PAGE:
Jude humbled me. He opened my heart more widely than I ever could’ve imagined. He helped my marriage. He made me brave. He is a source of pure love for me, even though there is pain and sorrow. Unavoidable pain and sorrow. Even if Jude had been born with disabilities, I would have loved him. I imagine the pain and sorrow when he did pass would’ve been greater. I cannot imagine what his little life would’ve done for our family in that capacity, just as I cannot imagine what my friend’s baby did to and for her family.

I do know that when their baby passed, they were sad but also full of love. Swirling around their pain was a year of moments and memories that no doubt bonded their family closer and helped them grow in their faith, in the understanding that we don’t have control and we don’t have to. The pressure to have control, to always do the “best” or “most right” thing is crippling and is exhausting. I for one am thankful to realize that. It enables me to have peace, even in the face of difficulties, such as Sean’s cancer diagnosis.

I couldn’t control losing Jude. I couldn’t control the pain of losing him. As much as it hurt and as traumatic as the experience was, I’m thankful to have seen him, all 4 lbs and 2 oz, to have seen his face, to have photos, to have been able to bury him, and to celebrate his short, magnificent life. I feel fortunate that fear didn’t rob me of those small-yet-precious gifts.

So, as I reflect on the three things that happened last month and on the stories of others, I feel a great sense of sympathy for people. Fear and pain are unavoidable. Life will carry on somehow regardless. Your heart will pump and bleed no matter what. The tears will flow, hot and fast. You won’t be able to breathe for grief and fear. But that’s what happens. You don’t get to choose how you feel. You cannot choose it, and you cannot hide from it. Choice that might somehow make an agonizing decision or situation better is an illusion. Don’t be disillusioned by it. Instead, look for the love and fall into it.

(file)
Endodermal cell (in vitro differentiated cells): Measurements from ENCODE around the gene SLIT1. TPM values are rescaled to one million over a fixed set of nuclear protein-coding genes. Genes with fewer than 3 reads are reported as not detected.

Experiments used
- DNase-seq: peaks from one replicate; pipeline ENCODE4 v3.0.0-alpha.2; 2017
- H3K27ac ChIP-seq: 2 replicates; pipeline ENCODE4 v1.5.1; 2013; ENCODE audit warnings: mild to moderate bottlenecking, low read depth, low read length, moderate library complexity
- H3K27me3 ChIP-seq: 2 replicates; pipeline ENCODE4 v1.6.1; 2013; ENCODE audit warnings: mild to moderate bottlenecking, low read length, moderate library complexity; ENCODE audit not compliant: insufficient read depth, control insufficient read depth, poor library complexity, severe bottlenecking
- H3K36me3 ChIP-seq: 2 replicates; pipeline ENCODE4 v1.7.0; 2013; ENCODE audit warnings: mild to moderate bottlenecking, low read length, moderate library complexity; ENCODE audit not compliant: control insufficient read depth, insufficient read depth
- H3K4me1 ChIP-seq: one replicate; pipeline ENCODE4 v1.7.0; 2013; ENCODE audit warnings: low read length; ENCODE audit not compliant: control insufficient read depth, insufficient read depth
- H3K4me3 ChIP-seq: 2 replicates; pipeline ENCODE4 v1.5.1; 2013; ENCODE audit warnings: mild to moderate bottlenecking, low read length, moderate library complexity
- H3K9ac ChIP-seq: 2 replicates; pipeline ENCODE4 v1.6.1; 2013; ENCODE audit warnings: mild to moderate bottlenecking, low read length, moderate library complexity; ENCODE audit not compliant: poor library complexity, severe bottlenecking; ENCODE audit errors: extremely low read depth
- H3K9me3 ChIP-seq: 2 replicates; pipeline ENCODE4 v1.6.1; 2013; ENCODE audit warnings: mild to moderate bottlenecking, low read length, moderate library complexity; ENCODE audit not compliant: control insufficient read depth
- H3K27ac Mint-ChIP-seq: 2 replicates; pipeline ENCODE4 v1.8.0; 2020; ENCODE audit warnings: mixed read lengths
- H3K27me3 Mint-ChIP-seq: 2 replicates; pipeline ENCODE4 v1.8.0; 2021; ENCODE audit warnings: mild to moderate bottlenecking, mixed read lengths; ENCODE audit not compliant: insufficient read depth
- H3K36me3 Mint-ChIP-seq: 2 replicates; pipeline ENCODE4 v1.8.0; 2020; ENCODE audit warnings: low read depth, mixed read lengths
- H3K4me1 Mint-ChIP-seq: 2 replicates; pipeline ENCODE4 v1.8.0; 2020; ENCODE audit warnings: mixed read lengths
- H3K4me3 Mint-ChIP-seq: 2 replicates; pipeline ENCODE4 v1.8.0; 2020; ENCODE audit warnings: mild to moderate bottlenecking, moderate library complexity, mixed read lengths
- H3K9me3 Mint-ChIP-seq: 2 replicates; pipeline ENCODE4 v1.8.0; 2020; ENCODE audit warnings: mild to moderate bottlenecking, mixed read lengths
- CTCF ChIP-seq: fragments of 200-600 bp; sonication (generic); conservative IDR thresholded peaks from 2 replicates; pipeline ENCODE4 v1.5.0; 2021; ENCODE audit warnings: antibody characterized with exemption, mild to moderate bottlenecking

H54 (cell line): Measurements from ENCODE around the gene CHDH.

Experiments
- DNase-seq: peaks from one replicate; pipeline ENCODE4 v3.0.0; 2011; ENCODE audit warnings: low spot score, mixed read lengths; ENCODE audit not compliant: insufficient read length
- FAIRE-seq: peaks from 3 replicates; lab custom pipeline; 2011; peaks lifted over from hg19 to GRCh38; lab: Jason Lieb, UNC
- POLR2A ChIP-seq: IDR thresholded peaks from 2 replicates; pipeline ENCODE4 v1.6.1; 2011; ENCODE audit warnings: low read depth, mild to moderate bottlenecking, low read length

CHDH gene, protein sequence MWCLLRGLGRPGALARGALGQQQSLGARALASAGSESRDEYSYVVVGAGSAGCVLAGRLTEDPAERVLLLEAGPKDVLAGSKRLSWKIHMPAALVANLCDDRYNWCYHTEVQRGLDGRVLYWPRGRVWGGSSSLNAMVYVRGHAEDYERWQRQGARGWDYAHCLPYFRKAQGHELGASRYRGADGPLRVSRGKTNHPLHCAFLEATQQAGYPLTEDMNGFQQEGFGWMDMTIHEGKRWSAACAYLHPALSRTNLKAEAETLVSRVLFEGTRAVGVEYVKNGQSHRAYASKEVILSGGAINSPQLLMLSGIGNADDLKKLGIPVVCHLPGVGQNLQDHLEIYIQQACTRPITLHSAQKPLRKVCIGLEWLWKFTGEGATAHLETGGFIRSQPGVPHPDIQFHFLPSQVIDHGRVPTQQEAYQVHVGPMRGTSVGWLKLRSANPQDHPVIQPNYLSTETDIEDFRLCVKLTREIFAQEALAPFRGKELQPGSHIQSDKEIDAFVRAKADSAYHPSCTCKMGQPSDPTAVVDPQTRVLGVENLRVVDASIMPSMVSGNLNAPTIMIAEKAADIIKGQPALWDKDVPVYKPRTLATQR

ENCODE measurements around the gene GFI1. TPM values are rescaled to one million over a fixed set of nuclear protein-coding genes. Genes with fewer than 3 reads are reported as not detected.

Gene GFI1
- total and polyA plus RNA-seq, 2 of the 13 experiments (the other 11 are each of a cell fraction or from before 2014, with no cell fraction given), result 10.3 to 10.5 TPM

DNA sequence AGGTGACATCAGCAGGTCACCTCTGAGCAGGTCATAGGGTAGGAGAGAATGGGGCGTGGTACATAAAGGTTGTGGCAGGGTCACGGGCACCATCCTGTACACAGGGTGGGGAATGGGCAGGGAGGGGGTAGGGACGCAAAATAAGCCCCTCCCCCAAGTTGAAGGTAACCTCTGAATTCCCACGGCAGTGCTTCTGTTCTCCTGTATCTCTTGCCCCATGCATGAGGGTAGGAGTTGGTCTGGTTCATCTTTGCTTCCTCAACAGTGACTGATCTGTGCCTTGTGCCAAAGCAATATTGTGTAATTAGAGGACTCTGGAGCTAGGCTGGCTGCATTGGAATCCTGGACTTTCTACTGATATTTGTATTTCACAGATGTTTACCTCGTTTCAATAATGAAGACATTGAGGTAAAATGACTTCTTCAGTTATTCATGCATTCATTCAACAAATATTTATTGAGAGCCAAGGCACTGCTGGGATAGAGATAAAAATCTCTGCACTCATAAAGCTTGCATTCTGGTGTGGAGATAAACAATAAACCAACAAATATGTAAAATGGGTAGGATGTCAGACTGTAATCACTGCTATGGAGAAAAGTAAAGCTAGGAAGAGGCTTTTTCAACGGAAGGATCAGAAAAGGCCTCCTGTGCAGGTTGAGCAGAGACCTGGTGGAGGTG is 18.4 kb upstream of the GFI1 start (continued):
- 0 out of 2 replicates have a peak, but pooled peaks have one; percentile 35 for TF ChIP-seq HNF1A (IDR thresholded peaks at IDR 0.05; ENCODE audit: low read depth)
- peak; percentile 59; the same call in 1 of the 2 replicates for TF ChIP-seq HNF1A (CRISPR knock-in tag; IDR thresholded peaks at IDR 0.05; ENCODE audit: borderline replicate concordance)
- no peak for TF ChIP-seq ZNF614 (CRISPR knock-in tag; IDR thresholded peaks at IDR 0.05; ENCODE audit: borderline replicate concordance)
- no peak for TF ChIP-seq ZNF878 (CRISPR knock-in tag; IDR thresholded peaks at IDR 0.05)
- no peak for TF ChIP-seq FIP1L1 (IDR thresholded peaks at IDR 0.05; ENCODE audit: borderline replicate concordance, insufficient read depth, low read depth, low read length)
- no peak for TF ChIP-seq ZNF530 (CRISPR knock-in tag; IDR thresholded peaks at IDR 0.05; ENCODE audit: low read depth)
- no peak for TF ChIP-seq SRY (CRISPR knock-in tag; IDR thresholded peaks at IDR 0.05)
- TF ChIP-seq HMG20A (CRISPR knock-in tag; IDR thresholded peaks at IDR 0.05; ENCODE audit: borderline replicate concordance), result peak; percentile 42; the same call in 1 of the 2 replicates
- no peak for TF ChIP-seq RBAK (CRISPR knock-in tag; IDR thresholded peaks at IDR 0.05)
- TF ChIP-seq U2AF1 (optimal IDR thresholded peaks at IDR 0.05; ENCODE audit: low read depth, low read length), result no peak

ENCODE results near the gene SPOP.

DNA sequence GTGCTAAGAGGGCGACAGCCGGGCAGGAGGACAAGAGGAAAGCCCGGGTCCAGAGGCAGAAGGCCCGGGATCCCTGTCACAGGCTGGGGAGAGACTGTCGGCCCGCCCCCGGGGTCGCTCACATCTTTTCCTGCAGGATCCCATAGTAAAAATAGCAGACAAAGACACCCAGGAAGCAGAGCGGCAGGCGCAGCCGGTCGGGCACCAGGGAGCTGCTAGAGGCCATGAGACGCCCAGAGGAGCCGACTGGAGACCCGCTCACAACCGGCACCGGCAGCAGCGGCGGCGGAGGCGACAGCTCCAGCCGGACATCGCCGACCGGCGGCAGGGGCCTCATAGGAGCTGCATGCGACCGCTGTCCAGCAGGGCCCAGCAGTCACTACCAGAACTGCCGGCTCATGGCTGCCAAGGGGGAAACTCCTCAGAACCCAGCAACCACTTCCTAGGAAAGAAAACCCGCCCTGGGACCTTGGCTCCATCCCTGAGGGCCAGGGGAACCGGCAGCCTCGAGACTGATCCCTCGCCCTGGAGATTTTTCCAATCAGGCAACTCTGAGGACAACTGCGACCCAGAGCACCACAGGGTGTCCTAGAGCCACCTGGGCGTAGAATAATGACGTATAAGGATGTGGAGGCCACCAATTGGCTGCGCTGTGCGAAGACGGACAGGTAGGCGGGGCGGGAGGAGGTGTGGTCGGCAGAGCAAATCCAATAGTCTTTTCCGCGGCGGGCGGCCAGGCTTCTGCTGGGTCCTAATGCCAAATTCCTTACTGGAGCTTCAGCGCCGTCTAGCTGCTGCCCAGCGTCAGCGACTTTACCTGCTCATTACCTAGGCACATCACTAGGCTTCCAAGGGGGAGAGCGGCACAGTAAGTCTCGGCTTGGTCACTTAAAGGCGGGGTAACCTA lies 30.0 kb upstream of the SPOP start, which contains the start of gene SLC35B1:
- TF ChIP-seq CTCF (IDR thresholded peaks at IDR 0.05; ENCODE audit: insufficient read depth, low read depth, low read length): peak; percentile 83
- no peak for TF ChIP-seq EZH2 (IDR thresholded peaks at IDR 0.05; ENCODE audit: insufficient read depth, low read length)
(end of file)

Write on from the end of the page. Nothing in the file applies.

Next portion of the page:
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Hey Jude — Making the Most of This Life

Dear Jude,

Hey you. I’m sorry it’s been so long since I’ve written. Sometimes, I try too hard to think of what to say or of saying it the right way when what I should do is just talk to you, the way I talk to your sisters. In fact, I should probably think before I speak with them…some of the time, anyway.

In four months, you’ll be four-years-old. I’ve been looking at our friend’s children who are turning four and thinking, “Oh wow, he’d be such a little person right now.” Specifically, I watched little Catherine at her birthday party at Chuck-E-Cheese as she wandered around seemingly lost but also quite self-assured in the way that only preschoolers can be. She was wearing a Bat Girl costume just ‘cause. What would you like? Dinosaurs? Trucks? Space? Bugs? Balls? Cars? Costumes? I told Sean that I bet you’d love to watch the Earth program on Netflix that he likes to turn on and watch with the girls in the evenings.

What would you like to eat? I’d like to think you’d be somewhere between Lillianne and Eilie…a little finicky but not so much that your entire diet is comprised of goldfish crackers and organic milk (like Eilie’s does).